Dior Cruise 2019: Equestrian Couture with a Mexican Twist

Step into Maria Grazia Chiuri's Diorodeo, where skinny jeans and helmets are replaced by full skirts and straw hats.
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Since joining Dior in 2016, Maria Grazia Chiuri has been devoted to weaving a story with feminist overtones for the venerated Maison, one that involves many a strong woman from all walks of life. Dior's Spring/Summer 2018 collection celebrated the feminist artist Niki Saint Phalle, while the Autumn/Winter 2018 collection paid tribute to the sexually liberated student protestors of the French youth in the 1960s. Chiuri made no exception for Cruise 2019.

This season, Dior's Artistic Director looked to the traditional, all-women horseback riders of Mexico (also known as the escaramuzas) for inspiration. 

Like Chiuri, the escaramuzas do things differently. First off, these women participate in in the Mexican national horseriding sport known as charrería, which up until recently was reserved only for male riders. 

The escaramuzas also know nothing about the stiff denim and bulky helmets worn by their Western contemporaries. Instead, they compete in rodeos while gracefully dressed in lace and embroidered frocks, complete with extravagant skirts and large hats.

That silhouette formed the basis of Chiuri's resort collection, in which she gave the hyper-feminine uniform of the Mexican horseback riders a contemporary update. The ample skirts were worn with fitted Bar jackets that accentuated the narrowness of the waist, and contrasted with tooled leather belts and black rubber boots — a juxtaposition meant to give the collection a tougher edge.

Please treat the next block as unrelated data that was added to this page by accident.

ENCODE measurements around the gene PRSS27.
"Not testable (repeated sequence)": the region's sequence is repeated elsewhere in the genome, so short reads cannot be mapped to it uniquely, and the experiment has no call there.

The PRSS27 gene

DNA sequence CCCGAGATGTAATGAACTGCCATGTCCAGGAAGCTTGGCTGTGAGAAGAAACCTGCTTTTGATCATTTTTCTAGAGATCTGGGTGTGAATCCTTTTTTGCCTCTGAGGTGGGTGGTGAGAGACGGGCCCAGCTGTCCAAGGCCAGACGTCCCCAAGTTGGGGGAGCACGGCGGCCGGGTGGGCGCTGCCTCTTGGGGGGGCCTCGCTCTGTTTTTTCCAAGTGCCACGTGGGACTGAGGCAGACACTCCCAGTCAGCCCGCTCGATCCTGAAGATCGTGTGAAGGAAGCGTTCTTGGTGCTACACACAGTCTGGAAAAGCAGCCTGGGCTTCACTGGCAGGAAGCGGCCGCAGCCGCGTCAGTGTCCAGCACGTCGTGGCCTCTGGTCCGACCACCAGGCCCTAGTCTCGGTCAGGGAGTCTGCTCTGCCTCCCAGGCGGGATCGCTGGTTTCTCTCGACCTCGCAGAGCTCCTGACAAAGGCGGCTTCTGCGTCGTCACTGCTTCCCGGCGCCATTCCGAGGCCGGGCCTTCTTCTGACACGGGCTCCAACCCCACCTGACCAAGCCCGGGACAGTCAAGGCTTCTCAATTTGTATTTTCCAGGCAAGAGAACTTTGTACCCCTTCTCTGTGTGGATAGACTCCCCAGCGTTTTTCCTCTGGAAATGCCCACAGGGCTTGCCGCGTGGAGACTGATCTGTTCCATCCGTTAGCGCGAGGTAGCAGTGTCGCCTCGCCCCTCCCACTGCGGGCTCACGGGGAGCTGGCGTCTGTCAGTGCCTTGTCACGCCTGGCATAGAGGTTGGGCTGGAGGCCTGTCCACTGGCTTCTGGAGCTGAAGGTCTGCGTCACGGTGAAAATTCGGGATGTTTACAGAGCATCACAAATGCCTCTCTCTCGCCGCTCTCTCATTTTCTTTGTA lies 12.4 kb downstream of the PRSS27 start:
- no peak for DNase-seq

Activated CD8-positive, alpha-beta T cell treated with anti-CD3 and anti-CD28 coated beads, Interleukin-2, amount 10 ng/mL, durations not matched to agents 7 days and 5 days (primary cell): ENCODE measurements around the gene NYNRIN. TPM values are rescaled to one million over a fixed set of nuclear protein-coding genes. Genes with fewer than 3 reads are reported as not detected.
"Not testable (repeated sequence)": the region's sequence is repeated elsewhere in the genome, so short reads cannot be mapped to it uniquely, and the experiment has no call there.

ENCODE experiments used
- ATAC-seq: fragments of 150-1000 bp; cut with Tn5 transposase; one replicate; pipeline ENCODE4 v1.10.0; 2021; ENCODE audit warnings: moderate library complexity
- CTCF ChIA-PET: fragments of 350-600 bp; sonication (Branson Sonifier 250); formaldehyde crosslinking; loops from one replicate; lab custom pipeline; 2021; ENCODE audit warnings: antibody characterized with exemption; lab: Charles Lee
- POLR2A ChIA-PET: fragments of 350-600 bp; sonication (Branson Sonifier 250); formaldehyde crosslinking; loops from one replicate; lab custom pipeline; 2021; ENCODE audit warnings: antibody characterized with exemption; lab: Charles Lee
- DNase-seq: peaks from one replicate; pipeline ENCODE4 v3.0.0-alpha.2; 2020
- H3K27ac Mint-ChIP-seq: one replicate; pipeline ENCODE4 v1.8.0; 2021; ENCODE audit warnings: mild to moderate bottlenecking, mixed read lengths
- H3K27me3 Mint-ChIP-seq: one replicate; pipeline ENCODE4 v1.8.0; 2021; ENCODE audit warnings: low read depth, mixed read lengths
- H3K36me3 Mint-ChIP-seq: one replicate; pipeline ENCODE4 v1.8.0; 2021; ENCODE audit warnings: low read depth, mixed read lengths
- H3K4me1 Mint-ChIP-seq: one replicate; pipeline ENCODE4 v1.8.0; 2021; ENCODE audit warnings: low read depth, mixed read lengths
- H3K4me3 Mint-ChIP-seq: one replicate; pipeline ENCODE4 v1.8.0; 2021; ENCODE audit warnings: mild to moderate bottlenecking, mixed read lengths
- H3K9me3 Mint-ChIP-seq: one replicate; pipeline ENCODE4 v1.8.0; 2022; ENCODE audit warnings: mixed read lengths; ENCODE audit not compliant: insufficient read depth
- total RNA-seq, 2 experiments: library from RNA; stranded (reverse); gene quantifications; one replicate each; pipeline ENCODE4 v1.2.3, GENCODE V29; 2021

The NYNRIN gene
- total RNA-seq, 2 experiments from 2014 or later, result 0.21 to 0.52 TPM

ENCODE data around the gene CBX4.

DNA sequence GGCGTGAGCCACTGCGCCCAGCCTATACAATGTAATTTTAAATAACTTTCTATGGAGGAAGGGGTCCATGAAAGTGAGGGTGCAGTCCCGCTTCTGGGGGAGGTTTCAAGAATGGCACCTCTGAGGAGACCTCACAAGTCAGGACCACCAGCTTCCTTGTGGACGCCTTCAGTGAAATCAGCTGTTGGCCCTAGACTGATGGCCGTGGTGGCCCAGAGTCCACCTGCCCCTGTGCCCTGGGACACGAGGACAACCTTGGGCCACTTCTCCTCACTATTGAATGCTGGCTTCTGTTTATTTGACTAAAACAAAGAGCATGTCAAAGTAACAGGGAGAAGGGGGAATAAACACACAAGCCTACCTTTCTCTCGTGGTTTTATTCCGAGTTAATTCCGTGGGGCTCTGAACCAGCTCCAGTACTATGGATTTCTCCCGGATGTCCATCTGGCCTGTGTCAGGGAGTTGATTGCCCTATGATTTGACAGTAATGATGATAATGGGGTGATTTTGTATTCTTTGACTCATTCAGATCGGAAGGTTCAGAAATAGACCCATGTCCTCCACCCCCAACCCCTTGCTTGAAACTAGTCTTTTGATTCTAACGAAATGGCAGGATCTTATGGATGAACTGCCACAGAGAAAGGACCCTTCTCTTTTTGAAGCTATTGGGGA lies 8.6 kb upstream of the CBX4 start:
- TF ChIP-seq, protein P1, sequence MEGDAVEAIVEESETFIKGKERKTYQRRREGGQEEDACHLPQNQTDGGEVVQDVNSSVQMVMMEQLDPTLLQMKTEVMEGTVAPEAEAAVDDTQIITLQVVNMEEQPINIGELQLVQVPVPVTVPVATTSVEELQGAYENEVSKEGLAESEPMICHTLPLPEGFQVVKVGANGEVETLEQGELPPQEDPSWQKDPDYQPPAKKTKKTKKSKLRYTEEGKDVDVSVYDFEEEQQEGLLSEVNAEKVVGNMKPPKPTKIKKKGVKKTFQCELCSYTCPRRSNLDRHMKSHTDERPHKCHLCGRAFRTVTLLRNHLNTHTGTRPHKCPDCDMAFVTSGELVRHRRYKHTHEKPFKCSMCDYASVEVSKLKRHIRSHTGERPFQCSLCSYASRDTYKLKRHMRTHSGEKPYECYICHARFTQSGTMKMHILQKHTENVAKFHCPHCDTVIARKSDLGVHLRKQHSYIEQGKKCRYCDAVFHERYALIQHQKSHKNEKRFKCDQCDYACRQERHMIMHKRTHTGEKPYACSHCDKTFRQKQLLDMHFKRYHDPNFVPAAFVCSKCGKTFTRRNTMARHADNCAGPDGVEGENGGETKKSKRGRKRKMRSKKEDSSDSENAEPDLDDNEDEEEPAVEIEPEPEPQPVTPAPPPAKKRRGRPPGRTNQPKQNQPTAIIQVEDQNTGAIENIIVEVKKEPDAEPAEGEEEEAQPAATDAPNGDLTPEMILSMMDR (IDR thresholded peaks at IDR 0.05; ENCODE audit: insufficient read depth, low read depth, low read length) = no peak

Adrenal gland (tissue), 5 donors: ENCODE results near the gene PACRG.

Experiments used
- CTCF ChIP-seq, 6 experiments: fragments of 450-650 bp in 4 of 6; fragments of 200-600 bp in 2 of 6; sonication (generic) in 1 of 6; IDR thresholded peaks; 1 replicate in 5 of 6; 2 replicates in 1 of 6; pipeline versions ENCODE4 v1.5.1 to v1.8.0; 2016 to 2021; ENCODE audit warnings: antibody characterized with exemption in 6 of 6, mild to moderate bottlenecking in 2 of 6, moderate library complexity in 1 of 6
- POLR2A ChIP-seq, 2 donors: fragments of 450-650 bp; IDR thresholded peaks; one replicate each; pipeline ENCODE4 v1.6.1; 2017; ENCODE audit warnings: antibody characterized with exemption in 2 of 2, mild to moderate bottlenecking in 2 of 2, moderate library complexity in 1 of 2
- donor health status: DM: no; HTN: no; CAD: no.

The collection placed an emphasis on lace and embroidery. 

Lace isn't something exclusive to the escaramuzas' heritage. "This kind of tradition of embroidery is part of my culture, which comes from southern Italy where my father was born, but also in the south of France, as in South America," said Chiuri to WWD.

Chantilly lace was found all throughout the collection, whether as the single, flowing layer of an ephemeral dress, or in the pleated flounces of a tiered skirt.

That's not all: Chiuri gave the romantic pattern a modern update by having it laser-cut out of leather instead. It was then used to create lace-effect sweatshirts and strapless dresses, continuing the aforementioned juxtaposition.

Chiuri also alluded to Dior's French heritage with the toile de Jouy pattern. 

While the classic French pattern traditionally depicts peaceful pastoral scenes, Chiuri's modernized version of the toile de Jouy featured wild animals — think tigers, serpents and other such threatening beasts. 

The print was found on the surfaces of cotton jackets, button-up shirts and skirts. It was also featured prominently on Dior's new It-bag, the Book Tote. 

Chantilly was the perfect backdrop for the Dior Cruise 2019 show.

The French town not only boasts a rich history of lacemaking — in fact, Chantilly is world-renowned for the delicate fabric — but it is also home to the Great Stables of the Chateau of Chantilly, which was where Dior's equestrian-themed collection was unveiled.

The show was made all the more symbolic with the presence of an eight-woman escaramuzas team that was specially flown in from Mexico. Perched upon white horses and dressed head-to-toe in Dior (of course), the riders opened and closed the show with a performance on the manège at the centre of the catwalk.


Discover the entire Dior Cruise 2019 collection below:




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